During the first quarter of 2015, PhishMe, a security firm specialized in tracking phishing activities, says it recorded a 789 percent increase in phishing activity compared to Q4 2015.
The PhishMe team says it detected 612 separate phishing waves that were carrying malware to over 6.3 million victims.
This number is down compared to Q4 2015, when the company recorded 662 separate waves, but the number of affected users is now higher than ever before.
Ransomware now accounts for 50% of all phishing email spam
In most of these cases, PhishMe experts claim that the favorite malware attached to these phishing emails was ransomware, which accounted for half of the total payloads by the end of March 2016.
The ransomware payload changed across the first three months. In January, the most encountered threat was TeslaCrypt followed by CryptoWall, in February it was TeslaCrypt, Locky and then CryptoWall, and in March, Locky was dominating the market.
Overall, Locky infections accounted for one in eight ransomware payloads in the whole quarter, which is significant, taking into account that Locky appeared mid-January.
PhishMe’s report stops in March, but recently, various other security firms have also reported of seeing one of thein recent years distributing the Locky ransomware in May.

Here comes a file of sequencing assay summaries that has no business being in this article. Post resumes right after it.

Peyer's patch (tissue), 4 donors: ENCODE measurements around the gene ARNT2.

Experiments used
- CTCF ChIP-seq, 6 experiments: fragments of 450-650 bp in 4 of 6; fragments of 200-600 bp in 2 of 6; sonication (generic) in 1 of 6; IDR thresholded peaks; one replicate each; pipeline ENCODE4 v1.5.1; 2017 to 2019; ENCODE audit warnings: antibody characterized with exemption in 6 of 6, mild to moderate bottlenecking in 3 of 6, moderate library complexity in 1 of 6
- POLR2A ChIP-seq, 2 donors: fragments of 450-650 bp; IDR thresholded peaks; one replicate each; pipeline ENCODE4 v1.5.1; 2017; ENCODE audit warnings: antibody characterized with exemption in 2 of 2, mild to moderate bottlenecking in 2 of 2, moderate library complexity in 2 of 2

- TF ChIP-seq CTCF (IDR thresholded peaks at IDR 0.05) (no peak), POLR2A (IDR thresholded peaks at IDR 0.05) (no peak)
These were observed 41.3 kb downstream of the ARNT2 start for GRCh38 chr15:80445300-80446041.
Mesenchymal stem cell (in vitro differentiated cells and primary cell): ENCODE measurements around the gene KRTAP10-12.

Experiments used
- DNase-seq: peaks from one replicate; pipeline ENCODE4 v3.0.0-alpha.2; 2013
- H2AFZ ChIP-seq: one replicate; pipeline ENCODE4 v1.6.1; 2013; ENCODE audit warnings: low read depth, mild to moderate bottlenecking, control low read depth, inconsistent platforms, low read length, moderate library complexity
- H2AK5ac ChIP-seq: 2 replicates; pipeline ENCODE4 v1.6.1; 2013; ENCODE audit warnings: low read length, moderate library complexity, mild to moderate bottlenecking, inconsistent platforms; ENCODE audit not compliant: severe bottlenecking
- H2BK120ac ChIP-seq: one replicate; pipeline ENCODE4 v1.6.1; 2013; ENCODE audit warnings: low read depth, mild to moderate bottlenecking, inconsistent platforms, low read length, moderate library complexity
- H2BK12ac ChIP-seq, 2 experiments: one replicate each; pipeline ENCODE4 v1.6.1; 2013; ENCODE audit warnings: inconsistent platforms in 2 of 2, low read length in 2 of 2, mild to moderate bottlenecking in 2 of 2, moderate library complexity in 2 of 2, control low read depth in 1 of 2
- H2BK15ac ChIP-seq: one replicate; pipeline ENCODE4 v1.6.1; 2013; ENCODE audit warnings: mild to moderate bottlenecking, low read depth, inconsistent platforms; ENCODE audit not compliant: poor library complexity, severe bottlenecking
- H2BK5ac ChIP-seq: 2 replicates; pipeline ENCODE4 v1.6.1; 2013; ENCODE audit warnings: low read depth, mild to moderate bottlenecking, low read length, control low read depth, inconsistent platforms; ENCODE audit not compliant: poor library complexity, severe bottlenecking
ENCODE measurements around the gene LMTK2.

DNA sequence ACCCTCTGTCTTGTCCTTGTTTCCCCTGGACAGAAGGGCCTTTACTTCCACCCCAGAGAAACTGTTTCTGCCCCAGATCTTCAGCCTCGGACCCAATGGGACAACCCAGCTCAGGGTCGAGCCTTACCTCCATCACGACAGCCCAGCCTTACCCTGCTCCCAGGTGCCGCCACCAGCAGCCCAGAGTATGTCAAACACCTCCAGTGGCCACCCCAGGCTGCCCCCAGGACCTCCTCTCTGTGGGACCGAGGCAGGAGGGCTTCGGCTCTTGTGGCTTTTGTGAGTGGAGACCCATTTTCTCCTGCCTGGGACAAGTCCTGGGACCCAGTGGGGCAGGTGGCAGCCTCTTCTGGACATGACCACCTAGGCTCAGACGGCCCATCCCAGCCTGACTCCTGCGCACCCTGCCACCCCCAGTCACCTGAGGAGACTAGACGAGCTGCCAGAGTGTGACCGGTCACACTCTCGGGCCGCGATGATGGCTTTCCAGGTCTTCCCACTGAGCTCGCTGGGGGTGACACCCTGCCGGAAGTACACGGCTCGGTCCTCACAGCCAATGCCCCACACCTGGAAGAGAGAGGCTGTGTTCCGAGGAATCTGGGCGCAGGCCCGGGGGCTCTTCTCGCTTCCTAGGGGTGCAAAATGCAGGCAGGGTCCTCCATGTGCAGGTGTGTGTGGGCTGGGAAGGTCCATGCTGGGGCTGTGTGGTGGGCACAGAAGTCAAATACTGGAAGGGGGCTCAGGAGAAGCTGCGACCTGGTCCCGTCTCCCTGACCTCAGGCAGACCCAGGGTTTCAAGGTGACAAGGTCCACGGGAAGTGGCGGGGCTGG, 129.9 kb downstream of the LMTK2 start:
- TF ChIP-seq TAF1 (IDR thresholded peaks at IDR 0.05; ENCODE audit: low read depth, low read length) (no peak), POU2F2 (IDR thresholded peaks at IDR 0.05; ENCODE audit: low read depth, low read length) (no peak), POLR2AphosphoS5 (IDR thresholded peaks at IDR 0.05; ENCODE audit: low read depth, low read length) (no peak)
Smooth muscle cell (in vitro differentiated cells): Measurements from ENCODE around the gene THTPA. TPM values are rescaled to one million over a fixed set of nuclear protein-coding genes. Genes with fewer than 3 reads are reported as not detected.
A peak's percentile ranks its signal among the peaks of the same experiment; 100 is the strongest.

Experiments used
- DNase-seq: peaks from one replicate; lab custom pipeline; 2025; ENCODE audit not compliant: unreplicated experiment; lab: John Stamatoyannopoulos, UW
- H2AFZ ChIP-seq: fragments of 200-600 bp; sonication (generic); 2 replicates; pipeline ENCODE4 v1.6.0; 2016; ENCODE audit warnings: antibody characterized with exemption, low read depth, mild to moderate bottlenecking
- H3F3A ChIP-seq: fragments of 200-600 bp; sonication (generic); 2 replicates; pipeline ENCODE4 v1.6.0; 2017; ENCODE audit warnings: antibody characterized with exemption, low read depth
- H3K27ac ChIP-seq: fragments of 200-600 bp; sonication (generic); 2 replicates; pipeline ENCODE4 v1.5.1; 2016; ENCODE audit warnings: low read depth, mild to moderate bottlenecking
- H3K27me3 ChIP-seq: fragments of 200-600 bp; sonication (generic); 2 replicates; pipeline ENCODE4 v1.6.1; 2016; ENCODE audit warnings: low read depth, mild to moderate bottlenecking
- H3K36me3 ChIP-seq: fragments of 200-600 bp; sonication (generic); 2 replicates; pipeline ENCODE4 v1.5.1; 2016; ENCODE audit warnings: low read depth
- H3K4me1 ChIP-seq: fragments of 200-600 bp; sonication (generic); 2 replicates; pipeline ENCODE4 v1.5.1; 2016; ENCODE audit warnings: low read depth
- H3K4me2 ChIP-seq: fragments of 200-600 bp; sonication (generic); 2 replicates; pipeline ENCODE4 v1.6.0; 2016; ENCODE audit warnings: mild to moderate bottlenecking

JS-based distribution model gains momentum
Macro malware, or the practice of sending Office docs that require users to enable macro support in order to view the content, has also remained a strong alternative for delivering malware through phishing emails. PhishMe says that most of the time crooks used this method to deliver the Dridex and Neverquest banking trojans.
Both Locky and Dridex seem to be dominating the phishing ecosystem for both the JS and macro-based malware distribution models. PhishMe, just like other security firms, intimates that there might be a connection between the two.
“Locky and Dridex similarities imply collaboration between subsets of threat actors,” the team noted in its recently releasedreport.